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Rarely do you hear the name Hittman mentioned even in the most elite circles. I don't even remember how I stumbled upon this album, but rest assured it's quality from start to finish, a bit of a hidden gem if you wil. Sounding an awful lot like Queensryche and Crimson Glory on this release, with a bit of a lighter touch than those bands. Maybe Crimson Glory meets Dokken? Surely that would be a good description for vocalist Dirk Kennedy who's sounds a hell of a lot like Midnight of Crimson Glory. Both singers have the same overly dramatic style, and a similar range to their voice. He is a very talented vocalist but may take a bit to grow on you.
The other musicians perform flawlessly, the guitars on this album are simply amazing. The tone is mouth watering, I don't know if I can think of an 80's heavy metal album with a better guitar tone than this, it's just perfect. The solos, leads, riffs, melodies, everything is catchy and heavy as it should be. As good as Dirk Kennedy's vocals are, the guitars are the real highlight. Also to note, the production as a whole is surprisingly very good for such an obscure release. It sounds much more modern than it's 1988 release date.
The album starts off with a killer 1-2 punch with "Metal Sport" and "Dead on Arrival" with the latter being a simply amazing piece of 80's heavy metal. The arpeggiated sounding riff in the chorus is brilliant. "Backstreet Rebels" gives "Dead on Arrival" a run for it's money for best song on the album. A bit more traditional and light hearted, but god damn it's catchy as hell. Again, the riff under the chorus is a thing of beauty, simple but incredibly effective. "Breakout" is more in the vein of the first 2 tracks, and works very well. Even the quirky cover of "Secret Agent Man" is really not all that bad. If nothing else it's worth hearing for the solo alone.
Definitely an album worth checking out if you're into USPM, or just 80's metal in general.
I’ve had this album on cassette since I purchased it in 1989 and I’ve recently been transferring some old cassettes to WAV files, when I stumbled upon this little gem. I find it surprising however that this CD has no reviews for it. Hittman certainly didn’t make a huge impact on the metal scene but their debut album is full of classy and catchy power metal.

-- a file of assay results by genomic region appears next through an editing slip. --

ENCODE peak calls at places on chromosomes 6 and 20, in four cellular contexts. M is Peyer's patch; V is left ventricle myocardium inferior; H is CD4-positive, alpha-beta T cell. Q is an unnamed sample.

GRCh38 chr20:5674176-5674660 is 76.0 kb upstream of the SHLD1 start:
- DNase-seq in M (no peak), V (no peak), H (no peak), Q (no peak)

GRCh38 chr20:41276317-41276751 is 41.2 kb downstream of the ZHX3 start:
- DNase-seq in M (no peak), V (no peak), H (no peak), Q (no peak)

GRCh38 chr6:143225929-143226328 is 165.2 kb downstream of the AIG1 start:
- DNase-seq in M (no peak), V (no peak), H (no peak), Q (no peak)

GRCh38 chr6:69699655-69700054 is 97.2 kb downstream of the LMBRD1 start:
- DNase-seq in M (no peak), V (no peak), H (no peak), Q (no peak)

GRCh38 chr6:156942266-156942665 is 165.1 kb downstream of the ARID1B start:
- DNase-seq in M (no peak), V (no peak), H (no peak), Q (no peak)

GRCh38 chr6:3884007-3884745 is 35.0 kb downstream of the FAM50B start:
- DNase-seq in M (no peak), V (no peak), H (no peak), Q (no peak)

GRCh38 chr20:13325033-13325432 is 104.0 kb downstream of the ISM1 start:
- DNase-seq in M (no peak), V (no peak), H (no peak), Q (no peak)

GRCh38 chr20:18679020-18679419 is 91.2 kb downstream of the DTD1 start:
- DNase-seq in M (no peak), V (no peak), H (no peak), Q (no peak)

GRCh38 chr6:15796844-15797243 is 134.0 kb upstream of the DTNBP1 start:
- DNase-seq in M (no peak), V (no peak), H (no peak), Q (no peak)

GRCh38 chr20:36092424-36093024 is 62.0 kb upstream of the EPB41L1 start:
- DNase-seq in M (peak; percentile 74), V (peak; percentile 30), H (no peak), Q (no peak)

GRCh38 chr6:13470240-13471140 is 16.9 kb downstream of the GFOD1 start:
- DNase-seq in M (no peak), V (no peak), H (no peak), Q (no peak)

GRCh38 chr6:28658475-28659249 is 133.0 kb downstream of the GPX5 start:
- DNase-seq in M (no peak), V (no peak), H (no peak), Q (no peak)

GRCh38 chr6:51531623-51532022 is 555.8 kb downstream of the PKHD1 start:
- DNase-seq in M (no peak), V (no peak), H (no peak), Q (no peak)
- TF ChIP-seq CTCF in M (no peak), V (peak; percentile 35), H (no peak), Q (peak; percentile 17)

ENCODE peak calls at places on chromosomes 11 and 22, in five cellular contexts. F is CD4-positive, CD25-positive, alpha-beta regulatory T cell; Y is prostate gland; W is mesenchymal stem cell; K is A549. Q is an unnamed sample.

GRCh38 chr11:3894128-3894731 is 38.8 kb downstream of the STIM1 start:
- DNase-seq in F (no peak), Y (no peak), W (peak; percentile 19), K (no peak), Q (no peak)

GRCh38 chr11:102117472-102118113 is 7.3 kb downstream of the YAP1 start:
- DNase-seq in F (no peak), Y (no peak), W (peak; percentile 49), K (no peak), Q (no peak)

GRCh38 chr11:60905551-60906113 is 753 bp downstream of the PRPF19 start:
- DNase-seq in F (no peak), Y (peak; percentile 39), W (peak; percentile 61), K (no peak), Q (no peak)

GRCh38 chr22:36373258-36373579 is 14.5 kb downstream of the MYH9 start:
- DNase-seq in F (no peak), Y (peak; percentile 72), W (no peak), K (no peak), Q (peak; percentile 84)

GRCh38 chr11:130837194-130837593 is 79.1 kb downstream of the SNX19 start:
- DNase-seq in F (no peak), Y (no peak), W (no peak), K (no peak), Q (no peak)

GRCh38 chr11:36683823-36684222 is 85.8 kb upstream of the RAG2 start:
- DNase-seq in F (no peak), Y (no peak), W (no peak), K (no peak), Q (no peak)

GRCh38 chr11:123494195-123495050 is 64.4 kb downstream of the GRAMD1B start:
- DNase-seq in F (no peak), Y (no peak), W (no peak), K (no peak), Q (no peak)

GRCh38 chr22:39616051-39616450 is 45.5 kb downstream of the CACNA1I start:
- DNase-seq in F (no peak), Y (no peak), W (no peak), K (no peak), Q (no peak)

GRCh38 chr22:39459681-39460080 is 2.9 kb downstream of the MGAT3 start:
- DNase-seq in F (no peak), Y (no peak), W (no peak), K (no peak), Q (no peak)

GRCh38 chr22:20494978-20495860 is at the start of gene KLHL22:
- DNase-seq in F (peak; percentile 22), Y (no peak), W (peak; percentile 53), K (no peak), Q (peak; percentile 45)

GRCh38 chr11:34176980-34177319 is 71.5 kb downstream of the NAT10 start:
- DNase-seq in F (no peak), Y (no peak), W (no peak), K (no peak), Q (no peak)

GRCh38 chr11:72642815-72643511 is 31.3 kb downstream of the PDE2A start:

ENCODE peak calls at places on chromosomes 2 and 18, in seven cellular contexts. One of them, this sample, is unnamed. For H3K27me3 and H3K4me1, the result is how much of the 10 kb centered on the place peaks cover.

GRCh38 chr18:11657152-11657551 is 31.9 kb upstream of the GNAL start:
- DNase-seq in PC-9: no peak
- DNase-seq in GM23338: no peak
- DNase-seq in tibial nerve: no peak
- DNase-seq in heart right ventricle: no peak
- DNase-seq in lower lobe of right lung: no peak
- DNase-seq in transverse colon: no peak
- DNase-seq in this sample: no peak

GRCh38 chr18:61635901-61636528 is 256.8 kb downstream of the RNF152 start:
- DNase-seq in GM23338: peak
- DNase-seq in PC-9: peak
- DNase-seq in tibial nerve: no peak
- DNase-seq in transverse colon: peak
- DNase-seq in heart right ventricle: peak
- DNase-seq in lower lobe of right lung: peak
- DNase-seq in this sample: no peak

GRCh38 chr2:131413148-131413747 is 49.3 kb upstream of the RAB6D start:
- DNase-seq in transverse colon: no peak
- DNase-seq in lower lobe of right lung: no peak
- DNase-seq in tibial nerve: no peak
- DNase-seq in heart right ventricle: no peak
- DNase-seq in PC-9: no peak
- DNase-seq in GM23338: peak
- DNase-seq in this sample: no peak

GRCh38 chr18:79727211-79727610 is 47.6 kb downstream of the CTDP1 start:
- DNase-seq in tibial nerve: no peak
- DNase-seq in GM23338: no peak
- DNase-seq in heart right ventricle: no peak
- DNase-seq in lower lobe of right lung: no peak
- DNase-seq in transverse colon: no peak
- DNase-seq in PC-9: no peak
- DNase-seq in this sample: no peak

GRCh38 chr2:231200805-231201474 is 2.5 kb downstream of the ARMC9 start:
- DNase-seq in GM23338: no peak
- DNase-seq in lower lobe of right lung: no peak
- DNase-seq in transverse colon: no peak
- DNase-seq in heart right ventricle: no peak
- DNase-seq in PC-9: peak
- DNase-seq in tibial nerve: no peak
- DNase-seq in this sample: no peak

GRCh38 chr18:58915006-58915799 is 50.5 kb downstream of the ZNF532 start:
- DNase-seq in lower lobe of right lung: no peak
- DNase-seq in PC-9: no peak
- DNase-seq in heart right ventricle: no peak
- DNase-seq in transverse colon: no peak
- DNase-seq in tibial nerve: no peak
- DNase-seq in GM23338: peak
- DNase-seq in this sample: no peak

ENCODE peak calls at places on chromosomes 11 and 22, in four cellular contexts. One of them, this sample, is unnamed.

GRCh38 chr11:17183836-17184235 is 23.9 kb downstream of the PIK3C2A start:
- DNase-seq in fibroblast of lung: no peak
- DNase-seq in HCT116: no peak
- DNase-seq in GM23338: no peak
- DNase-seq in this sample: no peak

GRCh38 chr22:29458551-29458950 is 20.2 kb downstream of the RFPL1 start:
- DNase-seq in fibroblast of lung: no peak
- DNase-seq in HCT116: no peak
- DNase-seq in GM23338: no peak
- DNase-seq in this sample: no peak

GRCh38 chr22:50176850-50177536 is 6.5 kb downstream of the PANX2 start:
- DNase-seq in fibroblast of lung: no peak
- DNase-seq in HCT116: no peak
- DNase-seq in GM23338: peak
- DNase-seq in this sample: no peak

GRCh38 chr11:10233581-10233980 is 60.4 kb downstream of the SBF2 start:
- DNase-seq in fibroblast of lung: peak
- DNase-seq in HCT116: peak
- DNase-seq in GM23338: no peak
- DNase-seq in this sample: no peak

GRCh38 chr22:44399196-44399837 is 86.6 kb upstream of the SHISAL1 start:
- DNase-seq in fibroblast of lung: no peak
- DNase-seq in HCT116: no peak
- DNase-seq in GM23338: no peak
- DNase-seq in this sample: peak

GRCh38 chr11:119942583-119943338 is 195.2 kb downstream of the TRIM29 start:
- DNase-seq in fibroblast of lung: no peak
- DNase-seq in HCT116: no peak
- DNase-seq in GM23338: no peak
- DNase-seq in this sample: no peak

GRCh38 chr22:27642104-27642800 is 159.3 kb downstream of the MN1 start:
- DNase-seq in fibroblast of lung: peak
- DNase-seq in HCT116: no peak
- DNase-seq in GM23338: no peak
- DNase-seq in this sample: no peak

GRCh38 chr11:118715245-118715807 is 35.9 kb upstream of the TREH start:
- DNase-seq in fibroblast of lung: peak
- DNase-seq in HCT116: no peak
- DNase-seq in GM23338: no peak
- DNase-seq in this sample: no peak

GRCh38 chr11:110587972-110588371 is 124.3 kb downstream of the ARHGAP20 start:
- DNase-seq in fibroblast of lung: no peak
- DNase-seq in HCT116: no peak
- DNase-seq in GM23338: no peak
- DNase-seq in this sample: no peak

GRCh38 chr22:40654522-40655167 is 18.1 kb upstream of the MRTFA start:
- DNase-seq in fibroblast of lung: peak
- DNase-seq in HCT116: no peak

Hittman blends influences from Queensryche & Judas Priest into “classic” song formulas with very enjoyable results. By classic I mean you won’t find any 15 minute epics, but songs revolve around the basic verse, chorus, verse, chorus, solo structure. The band is certainly not reinventing any wheels here. However I’ve always said I would rather listen to unoriginal bands with good songs, than avant garde bands that couldn’t write a hook to save their souls. Take this classic structure with the vocals of Dirk Kennedy and you have a really enjoyable album. Mr. Kennedy sings in the upper register, but comes up with catchy vocal melodies, rather than simply screaming for four minutes of a song.
Production on the album is quite good, clean yet heavy for the late 80's. Every instrument is easily heard and no one drowns out the others, with one minor exception. The production on the snare drum is way too loud, (listen to the snare in Will You Be There for an obvious example) but somewhat typical of the era. This certainly doesn’t detract from any enjoyment, however is the most obvious “dated” part of the album production.
The album starts out strong with the one two punch of Metal Sport and Dead on Arrival. Metal Sport is what an opening song should be. Full of up-tempo riffing and great singing that gets an album off to a perfect start. Dead on Arrival melds Judas Priest riffing, with a melodic arpeggio type verse & bridge. Check out the melodies on the line “In the astral plane, you’ll fly” for an example of classy yet catchy vocal lines.
Fourth and best song Breakout has an opening riff, which would have fit perfectly on Queensryche’s The Warning album. It leads into a mid paced head banging song, with probably some of the best vocal melodies on the album. I find the chorus somewhat anti-climactic, especially considering the awesome pre-chorus, but the brilliance of this song has already been established by this point.
The album has a few weaknesses however. Although I enjoy Will You Be There, it is a power ballad that was probably written to score a hit rather than truly expressive song writing. Rather check out the song Behind the Lines for a much better example of a more emotionally successful power ballad. It has better riffs, arrangement and less obvious vocal melodies. The cover of Secret Agent man should have been left off. I would take another play it by the numbers song such as Back Street Rebels in place of this goofy cover song. I understand that metal bands in the late 80’s were looking for crossover appeal. However Hittman’s original music was much stronger and gave the band a better chance of success in my opinion.
If you are a fan of classy power metal, check out this long forgotten album. The band seemed to get passed by as the metal world went in heavier and darker directions in the late 80’s. Although it isn’t a masterpiece this album holds up very well and will be an enjoyable addition to your collection.